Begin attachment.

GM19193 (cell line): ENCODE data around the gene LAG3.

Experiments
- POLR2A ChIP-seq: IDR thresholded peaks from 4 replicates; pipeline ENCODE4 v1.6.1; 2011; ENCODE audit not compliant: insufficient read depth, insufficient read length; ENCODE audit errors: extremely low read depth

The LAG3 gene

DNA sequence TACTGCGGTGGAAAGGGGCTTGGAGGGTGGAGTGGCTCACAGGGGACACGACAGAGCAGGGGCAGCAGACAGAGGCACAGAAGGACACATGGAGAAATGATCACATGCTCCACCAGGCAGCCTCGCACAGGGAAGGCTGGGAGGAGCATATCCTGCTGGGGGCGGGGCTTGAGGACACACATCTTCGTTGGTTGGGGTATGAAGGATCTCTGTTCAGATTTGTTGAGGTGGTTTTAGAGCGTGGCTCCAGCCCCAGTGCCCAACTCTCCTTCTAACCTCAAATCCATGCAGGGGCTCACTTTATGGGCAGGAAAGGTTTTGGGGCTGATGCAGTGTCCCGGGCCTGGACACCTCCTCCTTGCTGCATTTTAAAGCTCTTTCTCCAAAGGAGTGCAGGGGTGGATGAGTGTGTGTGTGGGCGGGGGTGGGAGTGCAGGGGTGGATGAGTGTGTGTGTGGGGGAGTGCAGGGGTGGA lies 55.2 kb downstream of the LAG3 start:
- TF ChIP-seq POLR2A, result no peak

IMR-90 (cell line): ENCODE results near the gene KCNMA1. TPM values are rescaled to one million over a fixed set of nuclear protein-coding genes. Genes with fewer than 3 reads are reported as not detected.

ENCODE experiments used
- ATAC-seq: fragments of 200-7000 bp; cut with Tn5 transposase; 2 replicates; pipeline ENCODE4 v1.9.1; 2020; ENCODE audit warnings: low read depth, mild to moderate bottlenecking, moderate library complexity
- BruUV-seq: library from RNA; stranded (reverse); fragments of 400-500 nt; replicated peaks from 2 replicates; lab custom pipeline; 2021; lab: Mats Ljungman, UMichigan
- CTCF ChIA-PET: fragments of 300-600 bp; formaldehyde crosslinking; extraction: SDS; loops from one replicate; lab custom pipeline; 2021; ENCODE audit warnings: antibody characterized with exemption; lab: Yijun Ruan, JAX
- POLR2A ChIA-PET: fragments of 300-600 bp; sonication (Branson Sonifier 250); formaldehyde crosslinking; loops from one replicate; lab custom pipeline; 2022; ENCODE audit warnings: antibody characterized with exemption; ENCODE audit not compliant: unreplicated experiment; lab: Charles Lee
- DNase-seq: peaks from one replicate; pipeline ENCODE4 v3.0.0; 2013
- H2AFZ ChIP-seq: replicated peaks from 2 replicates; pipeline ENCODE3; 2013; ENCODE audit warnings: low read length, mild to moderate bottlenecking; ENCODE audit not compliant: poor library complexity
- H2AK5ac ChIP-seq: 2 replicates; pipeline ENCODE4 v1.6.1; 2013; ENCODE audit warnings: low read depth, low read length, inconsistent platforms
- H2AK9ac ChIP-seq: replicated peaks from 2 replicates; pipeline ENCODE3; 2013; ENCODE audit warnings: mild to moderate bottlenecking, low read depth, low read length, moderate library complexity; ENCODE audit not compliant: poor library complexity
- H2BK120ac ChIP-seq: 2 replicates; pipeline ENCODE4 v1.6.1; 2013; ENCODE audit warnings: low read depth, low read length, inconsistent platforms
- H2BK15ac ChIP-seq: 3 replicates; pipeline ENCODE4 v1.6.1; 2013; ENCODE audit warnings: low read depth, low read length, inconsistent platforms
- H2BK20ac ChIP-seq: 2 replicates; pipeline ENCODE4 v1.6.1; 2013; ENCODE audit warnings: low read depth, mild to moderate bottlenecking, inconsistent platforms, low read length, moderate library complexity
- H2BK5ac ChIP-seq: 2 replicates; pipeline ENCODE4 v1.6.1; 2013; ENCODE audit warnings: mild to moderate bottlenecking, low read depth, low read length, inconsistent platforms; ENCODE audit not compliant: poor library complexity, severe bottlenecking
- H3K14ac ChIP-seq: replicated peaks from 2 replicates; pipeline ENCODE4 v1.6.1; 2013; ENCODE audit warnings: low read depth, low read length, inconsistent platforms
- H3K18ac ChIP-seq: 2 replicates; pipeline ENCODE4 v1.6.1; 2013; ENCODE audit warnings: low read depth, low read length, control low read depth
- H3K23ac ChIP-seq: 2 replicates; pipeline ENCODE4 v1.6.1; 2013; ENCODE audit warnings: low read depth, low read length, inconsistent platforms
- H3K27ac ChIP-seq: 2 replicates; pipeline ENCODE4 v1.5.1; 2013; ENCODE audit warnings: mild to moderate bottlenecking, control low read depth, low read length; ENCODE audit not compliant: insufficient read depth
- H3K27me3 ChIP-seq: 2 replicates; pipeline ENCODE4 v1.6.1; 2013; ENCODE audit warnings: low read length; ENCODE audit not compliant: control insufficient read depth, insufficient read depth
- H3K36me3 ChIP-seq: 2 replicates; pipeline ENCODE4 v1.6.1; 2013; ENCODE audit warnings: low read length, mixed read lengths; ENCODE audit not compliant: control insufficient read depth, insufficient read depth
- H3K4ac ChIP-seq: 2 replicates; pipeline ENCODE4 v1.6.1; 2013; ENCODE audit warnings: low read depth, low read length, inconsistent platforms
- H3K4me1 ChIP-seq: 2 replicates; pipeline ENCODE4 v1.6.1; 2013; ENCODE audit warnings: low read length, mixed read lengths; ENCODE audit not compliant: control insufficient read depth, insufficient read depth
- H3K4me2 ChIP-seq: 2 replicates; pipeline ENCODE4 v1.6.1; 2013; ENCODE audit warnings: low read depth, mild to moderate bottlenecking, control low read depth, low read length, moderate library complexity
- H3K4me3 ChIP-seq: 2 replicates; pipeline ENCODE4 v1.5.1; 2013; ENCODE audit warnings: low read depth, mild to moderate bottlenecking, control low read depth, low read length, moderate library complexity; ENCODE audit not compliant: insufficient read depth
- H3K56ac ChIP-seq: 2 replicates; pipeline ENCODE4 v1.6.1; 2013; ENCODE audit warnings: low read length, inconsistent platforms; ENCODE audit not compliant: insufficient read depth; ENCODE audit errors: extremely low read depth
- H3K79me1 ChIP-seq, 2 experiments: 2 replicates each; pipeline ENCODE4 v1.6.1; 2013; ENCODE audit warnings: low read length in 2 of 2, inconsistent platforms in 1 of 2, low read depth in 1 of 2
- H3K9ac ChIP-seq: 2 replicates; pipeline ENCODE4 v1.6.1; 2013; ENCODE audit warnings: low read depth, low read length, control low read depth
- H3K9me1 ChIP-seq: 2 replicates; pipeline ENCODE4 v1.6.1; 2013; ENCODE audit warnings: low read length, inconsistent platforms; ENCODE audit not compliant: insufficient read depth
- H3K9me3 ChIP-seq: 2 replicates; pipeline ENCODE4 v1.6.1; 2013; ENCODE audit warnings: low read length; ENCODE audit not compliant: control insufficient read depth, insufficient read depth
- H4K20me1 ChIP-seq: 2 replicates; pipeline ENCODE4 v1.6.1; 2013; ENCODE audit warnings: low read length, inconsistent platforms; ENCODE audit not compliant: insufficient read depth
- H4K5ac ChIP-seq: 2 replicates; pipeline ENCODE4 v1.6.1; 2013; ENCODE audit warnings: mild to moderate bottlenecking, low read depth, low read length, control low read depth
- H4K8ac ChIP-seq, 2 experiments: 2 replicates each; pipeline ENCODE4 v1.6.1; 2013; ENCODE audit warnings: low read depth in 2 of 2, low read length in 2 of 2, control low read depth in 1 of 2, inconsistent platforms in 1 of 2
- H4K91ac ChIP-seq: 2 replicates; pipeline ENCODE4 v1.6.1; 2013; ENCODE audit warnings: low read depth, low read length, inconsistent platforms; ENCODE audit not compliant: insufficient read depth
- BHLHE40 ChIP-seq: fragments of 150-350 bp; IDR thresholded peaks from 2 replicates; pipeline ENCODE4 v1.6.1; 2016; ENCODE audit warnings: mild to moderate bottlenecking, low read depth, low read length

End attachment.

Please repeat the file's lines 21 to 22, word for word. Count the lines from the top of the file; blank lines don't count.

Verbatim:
- H3K14ac ChIP-seq: replicated peaks from 2 replicates; pipeline ENCODE4 v1.6.1; 2013; ENCODE audit warnings: low read depth, low read length, inconsistent platforms
- H3K18ac ChIP-seq: 2 replicates; pipeline ENCODE4 v1.6.1; 2013; ENCODE audit warnings: low read depth, low read length, control low read depth